Musmeah Yeshua Synagogue in Yangon
Musmeah Yeshua Synagogue
Myanmar’s only Jewish house of worship, Musmeah Yeshua Synagogue, downtown Yangon, stands as a testament to the once thriving and influential Jewish community who lived here during the first half of the 20th Century.
Located right on the busy lane off the 26th Street in central Yangon, this small synagogue is surrounded by traders from other faiths. As is the case in downtown Yangon, Burmese, Hindus and Muslims co-exist happily and peacefully.
Mushmeah Yeshua was constructed in the 1890s to serve the 2,500 Jews, who migrated here from the Middle East and formed part of the vibrant business scene in Rangoon, as it was known then. With the Japanese invasion during World War II, the Jews were forced to escape from Burma and settle in other countries. Some attempted to return after the war, but found it hard to re-establish what was once a prosperous livelihood. Today, only 20 Jews still live in Yangon.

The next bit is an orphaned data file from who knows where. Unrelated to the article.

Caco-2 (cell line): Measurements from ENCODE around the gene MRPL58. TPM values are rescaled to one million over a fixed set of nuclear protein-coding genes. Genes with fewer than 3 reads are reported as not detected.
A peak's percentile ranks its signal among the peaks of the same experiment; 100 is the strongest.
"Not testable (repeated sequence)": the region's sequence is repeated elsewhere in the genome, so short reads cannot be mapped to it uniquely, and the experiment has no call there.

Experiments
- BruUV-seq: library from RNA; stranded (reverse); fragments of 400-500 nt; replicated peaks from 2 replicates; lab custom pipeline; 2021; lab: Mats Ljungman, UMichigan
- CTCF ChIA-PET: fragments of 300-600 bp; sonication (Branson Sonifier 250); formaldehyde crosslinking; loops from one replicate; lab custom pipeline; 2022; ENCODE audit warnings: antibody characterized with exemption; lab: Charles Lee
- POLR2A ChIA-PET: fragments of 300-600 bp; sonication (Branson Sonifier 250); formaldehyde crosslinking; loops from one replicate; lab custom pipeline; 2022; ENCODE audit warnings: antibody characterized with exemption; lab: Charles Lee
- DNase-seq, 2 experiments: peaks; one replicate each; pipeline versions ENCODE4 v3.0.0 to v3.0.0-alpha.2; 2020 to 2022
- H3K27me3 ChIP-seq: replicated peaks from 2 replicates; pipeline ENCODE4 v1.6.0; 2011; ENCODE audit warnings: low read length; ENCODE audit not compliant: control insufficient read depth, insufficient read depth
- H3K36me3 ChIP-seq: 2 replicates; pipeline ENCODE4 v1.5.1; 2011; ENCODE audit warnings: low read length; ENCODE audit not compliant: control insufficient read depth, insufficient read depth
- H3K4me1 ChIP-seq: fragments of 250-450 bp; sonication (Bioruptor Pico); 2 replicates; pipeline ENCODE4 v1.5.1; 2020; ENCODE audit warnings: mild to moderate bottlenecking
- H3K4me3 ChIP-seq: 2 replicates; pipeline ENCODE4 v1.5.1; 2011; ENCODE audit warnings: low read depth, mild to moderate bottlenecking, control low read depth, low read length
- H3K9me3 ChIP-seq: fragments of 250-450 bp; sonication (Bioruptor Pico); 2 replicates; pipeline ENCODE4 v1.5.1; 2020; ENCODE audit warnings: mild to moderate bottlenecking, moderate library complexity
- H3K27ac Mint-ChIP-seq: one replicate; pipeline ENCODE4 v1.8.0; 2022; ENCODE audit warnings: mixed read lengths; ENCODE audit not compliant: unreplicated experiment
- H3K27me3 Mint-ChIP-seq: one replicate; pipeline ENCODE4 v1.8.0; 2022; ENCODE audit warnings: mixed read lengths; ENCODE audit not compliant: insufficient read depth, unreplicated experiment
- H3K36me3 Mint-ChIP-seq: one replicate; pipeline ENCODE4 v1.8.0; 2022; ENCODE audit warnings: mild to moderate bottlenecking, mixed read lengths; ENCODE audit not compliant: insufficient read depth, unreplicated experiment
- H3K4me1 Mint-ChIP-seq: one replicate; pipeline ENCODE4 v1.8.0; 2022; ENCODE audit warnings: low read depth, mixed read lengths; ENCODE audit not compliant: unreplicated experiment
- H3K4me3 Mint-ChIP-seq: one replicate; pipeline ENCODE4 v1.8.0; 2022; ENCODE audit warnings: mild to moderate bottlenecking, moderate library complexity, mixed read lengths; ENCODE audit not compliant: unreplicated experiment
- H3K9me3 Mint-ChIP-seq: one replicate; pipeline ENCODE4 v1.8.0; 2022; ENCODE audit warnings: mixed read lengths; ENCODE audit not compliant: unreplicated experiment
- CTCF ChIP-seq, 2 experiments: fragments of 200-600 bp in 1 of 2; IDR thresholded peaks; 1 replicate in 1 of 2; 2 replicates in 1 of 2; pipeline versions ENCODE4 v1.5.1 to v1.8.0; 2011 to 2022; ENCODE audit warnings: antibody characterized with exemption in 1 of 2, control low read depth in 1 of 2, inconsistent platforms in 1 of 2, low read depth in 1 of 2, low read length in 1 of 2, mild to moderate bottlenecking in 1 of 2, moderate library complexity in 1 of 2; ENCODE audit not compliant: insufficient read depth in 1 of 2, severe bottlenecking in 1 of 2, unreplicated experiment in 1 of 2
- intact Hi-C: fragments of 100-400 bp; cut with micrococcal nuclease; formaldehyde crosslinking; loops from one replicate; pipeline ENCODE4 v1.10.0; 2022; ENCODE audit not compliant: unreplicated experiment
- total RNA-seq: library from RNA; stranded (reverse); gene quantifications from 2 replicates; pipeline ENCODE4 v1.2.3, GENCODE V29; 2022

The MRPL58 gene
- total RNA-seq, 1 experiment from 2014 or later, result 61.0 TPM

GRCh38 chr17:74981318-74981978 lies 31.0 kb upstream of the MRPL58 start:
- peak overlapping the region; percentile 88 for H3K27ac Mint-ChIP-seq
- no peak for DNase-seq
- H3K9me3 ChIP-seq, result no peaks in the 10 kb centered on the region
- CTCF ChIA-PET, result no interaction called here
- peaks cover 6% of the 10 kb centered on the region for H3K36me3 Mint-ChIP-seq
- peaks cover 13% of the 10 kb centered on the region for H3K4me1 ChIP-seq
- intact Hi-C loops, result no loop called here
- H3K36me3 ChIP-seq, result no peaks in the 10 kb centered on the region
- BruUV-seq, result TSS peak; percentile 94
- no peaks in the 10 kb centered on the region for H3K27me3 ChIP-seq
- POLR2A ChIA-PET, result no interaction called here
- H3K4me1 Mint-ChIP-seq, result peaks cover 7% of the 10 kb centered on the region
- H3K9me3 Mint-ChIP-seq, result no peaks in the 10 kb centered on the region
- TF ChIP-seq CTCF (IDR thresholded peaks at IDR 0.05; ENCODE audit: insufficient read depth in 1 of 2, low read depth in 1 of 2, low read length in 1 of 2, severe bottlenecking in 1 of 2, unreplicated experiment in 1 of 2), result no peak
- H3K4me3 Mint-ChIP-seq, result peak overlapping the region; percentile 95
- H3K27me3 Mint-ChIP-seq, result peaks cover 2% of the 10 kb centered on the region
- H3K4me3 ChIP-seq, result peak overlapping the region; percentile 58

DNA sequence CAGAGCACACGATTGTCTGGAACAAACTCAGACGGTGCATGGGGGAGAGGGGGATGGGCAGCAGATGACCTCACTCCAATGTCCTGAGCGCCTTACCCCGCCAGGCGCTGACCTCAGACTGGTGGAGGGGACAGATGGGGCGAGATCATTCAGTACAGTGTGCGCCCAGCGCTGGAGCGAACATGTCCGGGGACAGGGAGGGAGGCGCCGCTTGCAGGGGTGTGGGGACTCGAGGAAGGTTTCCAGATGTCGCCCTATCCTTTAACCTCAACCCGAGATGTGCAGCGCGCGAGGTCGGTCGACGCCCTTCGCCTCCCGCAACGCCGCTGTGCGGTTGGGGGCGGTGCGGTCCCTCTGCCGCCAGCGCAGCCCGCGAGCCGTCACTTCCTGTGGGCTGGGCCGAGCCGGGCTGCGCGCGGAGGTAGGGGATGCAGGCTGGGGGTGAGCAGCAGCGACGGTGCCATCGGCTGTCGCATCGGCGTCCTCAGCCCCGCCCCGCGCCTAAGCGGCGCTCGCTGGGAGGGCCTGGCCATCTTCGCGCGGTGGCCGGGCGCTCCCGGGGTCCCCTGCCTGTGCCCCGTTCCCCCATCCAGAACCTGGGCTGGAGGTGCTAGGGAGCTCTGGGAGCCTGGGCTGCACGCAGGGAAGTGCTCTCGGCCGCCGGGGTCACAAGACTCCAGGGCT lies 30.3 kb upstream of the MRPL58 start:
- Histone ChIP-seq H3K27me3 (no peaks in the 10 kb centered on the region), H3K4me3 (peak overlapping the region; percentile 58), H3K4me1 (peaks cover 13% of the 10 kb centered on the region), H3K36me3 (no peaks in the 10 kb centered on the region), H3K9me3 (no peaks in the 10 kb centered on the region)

The synagogue has kept its quaint blue-colour colonial-style façade. The interior is quite spacious thanks to the high ceiling and graceful columns. Decor is kept quite simple with the Star of David being the main design.
The adjacent cemetery housing more than 600 gravestones is a little run-down and overgrown. As one tourist blog puts it, “there’s a sense of sadness about the place.” But the keeper of synagogue Moses Samuels is determined to put some sort of life back into this small congregation.
He holds the minyan service every Friday and posts a sign on the front of the synagogue that reads: “A tree may be alone in the field; a man alone in the world, but a Jew is never alone on his holy days.” Moses Samuels is known to make every effort to welcome and give guided tours to visitors of all faiths outside opening hours.